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HOUSTON — Mona Saldivar can't bear to talk about the day her four children died, swept away with their great-grandparents by Hurricane Harvey floodwaters.
But, she says, she wants the world to know about 16-year-old Devy, 15-year-old Dominic, 8-year-old Xavier and 6-year-old Daisy.
"They were happy kids and they were loved by many people," she told NBC News on Friday. "The time they had here with me — they were happy."
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The four siblings drowned Sunday, along with 84-year-old Manuel and 81-year-old Belia, while their uncle Sammy was trying to drive them to dry ground.
Their van had just crossed over Greens Bayou when it was sucked off the road by rushing water. The uncle escaped through a half-open window as the van sank nose-first into the bayou.
He told other relatives that while he was desperately clinging to a tree limb, he could hear the four children screaming and crying as they tried to get out of the vehicle before it vanished from sight.
The van was found Wednesday with all six victims still inside.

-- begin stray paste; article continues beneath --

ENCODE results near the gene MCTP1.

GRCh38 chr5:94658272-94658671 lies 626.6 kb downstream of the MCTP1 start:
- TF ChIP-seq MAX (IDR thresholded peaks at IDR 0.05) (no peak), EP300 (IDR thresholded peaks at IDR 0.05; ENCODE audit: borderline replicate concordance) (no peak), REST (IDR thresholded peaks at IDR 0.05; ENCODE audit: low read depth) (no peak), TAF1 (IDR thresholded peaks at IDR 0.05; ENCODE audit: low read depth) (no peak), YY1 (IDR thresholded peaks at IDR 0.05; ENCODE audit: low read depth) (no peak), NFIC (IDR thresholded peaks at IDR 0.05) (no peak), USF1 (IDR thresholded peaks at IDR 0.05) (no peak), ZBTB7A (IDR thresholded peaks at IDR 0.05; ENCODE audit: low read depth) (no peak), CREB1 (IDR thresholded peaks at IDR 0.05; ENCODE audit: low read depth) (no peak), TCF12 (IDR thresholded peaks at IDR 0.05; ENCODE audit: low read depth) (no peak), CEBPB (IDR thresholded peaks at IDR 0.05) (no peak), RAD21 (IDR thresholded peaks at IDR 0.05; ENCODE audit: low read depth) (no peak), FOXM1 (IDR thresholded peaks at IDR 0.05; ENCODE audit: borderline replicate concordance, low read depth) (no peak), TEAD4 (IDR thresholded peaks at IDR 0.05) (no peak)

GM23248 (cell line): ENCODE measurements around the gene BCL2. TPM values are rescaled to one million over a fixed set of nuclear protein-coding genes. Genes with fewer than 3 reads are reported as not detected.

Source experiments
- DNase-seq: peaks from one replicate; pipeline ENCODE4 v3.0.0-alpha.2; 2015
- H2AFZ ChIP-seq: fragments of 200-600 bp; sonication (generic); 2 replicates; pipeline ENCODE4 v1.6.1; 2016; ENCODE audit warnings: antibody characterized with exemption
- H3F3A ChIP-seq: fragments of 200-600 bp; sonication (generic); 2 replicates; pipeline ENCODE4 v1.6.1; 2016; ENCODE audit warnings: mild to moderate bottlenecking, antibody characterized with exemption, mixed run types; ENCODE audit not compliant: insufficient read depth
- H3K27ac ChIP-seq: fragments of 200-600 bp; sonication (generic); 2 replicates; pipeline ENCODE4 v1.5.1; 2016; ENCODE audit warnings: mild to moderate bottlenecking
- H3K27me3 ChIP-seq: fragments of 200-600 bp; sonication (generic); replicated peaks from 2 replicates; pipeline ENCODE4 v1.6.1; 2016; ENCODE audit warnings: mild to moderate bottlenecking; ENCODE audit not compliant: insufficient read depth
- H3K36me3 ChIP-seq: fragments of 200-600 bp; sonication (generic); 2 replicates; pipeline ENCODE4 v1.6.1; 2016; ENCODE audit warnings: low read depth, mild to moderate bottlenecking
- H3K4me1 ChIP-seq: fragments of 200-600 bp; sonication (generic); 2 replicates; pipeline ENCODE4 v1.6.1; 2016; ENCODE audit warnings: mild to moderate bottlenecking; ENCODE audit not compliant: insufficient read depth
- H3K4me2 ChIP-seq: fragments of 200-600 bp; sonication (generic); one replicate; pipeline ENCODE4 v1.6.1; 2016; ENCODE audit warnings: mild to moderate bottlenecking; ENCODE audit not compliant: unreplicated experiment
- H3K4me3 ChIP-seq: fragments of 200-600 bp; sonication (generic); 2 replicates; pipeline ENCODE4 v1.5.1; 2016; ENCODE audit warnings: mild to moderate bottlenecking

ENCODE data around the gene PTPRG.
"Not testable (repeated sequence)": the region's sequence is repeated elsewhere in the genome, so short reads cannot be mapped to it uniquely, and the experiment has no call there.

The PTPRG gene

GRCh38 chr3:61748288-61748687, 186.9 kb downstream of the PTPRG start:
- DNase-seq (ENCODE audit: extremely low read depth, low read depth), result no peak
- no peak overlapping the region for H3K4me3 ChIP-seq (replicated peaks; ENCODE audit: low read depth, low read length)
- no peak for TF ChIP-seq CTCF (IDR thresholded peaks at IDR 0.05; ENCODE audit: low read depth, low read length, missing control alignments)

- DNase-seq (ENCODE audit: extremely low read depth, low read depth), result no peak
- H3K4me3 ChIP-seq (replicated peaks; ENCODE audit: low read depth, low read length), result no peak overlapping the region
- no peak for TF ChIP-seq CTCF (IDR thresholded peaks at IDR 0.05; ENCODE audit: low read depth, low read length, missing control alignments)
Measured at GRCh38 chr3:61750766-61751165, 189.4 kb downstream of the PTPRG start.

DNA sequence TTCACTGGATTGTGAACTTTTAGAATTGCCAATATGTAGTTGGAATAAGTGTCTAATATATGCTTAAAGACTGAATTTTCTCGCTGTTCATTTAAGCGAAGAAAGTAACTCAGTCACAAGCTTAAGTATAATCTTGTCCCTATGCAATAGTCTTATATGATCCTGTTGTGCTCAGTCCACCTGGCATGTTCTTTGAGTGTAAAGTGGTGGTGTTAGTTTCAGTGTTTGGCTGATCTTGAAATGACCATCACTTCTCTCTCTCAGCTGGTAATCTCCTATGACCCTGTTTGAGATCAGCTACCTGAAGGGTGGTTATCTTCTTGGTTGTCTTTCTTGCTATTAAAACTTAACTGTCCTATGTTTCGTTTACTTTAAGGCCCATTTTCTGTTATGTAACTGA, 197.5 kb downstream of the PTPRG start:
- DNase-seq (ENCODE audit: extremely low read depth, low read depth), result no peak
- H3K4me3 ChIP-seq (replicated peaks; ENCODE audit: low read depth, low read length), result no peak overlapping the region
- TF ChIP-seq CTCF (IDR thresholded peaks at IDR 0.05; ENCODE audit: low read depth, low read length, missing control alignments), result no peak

Mona Saldivar, a dental assistant, said the void left by their deaths is crushing. She hasn't slept, tossing and turning all night. She needs family around her constantly to make it through the day.
She found an old phone that Daisy had filled up with selfies and videos of herself. When she starts to feel distraught, she watches them to ease her pain.
"I'm heartbroken," she said. "I love them so much."
On Friday, she spread photos of the children on a table and talked about how she would remember them, her eyes hidden by dark glasses, her foot tapping the floor nervously.
"They were all bubbly and they were social butterflies and always wanted to talk to everybody," she said.
"My son Dominic would ask like a million questions to everybody. It was always one more question. I was like, 'I'm going to make you a T-shirt that says: One More Question.'"
"Daisy, she's a princess. She always wanted to wear princess dresses. Even her big, fluffy Christmas dresses — she would wear them in the summertime.
"My daughter Devy, she wanted to be a veterinarian, so she would feed all the cats in the neighborhood. I would have like 20 cats outside my house."
She said she has been touched by the outpouring support for her family, who are making funeral arrangements. She hopes, she said, her children are not forgotten as the city of Houston recovers from the deadly storm.
"Keep them in their hearts," she said when asked if she had a message for the public. "And keep them in their prayers."
Gabe Gutierrez reported from Houston, Tracy Connor from New York.